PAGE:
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Pagefile.

 
 
No-one
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      05-07-2005
What is the difference between a paging file like pagefile.sys and the
cache.

Under Win ME win386.swp was the cache, but this seems to have gone from XP?
 
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FML
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      05-07-2005
No-one spewed forth...

> What is the difference between a paging file like pagefile.sys and the
> cache.


A swap or paging file acts much like additional ram for your computer. Say
you have 5 open applications and when you open a sixth, you run out of
physical ram. The os will swap the ram being used by the inactive
applications out to disk and make the physical ram available to the active
application. It is a bit more complicated than that but that's the gist of
it.

Assuming you are talking about IE cache, it is a placed where pages that
you have visited in the past are stored so that the next time you go to
them, the text or the graphics or maybe even the whole page can be loaded
from your harddrive instead of the server which is of course faster. Again,
it is a bit more complicated than that.

>
> Under Win ME win386.swp was the cache, but this seems to have gone
> from XP?


As its extension implies, win386.swp is a swap file not a cache.
 
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Ron Martell
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      05-07-2005
No-one <(E-Mail Removed)> wrote:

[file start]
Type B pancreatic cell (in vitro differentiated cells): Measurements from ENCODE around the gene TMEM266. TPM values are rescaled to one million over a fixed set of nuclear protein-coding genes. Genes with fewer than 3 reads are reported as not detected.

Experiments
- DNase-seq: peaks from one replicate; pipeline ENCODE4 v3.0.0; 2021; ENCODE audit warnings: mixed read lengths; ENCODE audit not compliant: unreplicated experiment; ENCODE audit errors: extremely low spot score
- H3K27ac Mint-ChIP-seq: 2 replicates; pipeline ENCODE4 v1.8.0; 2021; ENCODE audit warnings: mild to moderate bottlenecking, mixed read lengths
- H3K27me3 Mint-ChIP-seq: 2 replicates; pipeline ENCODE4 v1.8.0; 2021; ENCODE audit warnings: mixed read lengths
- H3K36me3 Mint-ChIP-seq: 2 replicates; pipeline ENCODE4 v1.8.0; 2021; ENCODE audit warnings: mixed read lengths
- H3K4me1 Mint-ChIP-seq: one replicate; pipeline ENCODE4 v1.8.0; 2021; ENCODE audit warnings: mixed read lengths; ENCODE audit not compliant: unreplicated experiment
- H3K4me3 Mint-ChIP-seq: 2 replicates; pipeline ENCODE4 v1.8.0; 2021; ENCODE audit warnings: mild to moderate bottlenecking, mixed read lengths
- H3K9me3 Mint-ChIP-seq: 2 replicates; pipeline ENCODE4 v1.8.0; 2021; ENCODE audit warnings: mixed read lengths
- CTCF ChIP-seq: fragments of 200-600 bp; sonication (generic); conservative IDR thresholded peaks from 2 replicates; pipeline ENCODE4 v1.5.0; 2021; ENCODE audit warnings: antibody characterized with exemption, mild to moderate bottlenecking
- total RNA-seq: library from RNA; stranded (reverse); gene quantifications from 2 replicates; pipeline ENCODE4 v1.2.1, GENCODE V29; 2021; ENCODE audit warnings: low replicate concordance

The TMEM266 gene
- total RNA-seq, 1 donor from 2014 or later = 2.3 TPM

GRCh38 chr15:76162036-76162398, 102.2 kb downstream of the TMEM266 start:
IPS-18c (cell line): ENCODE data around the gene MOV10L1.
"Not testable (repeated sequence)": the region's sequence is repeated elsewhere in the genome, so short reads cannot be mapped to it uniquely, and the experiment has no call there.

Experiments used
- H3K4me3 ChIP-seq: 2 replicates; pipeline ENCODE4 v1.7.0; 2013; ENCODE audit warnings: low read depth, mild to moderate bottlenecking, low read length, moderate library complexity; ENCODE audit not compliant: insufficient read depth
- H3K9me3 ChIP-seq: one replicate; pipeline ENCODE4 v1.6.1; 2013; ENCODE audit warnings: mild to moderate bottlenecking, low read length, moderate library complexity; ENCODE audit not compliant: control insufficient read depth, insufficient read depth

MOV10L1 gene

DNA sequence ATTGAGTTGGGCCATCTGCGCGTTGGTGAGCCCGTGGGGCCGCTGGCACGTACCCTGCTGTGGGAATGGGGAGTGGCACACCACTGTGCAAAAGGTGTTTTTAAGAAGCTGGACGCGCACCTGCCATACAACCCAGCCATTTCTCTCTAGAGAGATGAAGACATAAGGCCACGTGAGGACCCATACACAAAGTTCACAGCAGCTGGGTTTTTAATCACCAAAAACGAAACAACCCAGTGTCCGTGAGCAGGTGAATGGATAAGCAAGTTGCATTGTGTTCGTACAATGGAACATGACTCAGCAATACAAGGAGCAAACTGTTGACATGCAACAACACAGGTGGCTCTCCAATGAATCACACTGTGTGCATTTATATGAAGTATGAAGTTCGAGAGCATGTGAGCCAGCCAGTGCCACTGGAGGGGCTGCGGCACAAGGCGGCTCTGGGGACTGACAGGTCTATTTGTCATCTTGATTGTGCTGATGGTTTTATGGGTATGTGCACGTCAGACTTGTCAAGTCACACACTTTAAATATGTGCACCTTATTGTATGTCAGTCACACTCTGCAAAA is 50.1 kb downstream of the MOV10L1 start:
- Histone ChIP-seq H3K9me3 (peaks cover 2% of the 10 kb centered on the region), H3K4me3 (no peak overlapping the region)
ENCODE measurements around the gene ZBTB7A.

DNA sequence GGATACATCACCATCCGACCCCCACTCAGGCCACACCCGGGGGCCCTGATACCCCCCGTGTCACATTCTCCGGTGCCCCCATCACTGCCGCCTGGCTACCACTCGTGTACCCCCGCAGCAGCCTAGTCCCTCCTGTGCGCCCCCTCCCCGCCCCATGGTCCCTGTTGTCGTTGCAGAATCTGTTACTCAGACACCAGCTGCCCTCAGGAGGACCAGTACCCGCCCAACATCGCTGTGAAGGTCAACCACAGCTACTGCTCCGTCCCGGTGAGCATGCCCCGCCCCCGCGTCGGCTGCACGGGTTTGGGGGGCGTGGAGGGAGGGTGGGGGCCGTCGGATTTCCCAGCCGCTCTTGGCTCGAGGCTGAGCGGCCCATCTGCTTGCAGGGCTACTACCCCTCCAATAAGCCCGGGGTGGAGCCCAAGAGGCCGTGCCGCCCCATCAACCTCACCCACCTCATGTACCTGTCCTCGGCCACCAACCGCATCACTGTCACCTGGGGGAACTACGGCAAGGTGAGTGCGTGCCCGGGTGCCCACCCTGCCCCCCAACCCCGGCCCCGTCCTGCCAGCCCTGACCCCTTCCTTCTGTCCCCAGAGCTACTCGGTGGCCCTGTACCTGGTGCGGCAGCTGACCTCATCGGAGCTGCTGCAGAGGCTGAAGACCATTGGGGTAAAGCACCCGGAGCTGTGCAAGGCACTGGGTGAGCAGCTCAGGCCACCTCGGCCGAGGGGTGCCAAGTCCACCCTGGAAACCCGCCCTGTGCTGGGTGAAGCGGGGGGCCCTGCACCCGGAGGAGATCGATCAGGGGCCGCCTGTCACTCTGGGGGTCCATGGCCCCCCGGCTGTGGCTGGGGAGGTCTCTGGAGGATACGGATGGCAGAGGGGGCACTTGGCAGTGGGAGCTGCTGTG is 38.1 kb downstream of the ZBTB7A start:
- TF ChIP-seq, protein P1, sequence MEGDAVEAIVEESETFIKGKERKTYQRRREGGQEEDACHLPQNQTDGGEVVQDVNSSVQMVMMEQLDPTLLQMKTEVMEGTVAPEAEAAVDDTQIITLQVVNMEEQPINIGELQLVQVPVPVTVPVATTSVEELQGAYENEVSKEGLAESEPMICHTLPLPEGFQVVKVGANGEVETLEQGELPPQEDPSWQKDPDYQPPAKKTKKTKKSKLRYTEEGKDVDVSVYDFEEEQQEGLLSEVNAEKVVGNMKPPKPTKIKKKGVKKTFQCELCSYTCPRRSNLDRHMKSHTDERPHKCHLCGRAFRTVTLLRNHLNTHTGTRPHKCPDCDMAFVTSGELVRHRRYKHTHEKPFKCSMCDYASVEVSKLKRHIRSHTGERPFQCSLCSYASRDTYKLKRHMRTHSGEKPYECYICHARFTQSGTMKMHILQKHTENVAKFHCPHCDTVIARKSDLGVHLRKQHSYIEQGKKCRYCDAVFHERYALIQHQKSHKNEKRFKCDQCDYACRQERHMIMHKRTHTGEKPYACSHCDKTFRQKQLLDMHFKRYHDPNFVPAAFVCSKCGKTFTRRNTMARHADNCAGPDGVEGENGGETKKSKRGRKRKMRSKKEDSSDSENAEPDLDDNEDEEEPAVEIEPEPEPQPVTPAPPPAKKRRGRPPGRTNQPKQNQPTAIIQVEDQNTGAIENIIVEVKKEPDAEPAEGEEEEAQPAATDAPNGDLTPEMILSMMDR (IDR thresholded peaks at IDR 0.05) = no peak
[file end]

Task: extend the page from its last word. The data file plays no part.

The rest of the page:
>What is the difference between a paging file like pagefile.sys and the
>cache.
>
>Under Win ME win386.swp was the cache, but this seems to have gone from XP?


A paging file is a disk file that is used to compensate for the lack
of sufficient physical RAM to meet the total memory requirements of
the computer.

A cache, in the most general terms, is a small area of high speed
storage that is used to augment the performance of a lower speed
storage by storing the most recently and/or the most frequently used
items from the lower speed storage.

Thus a CPU chip has an on-board cache where program instructions are
stored so that they can be accessed faster than they can from RAM.

Windows uses a disk cache to store recently read data from the hard
drive in RAM because RAM is much faster to access than is the hard
drive.

Web browsers use a data cache on the hard drive to store recently
accessed information from web pages because the hard drive is usually
faster than getting the information again from the web site,
especially with a dial-up Internet connection.


In WindowsMe the Win386.swp was the Swap file, which is the equivalent
of the paging file in Windows XP. The only cache in WindowsMe that
existed as files was the web browser cache, which was in the Temporary
Internet Files folder, the same as it is in Windows XP.

Hope this clarifies the situation.

Good luck


Ron Martell Duncan B.C. Canada
--
Microsoft MVP
On-Line Help Computer Service
http://onlinehelp.bc.ca

In memory of a dear friend Alex Nichol MVP
http://aumha.org/alex.htm
 
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Plato
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      05-08-2005
No-one wrote:
>
> What is the difference between a paging file like pagefile.sys and the
> cache.
>
> Under Win ME win386.swp was the cache, but this seems to have gone from XP?


no, win386.swp was the swap/pagefile. NOte the .swp stands for swap




--
http://www.bootdisk.com/

 
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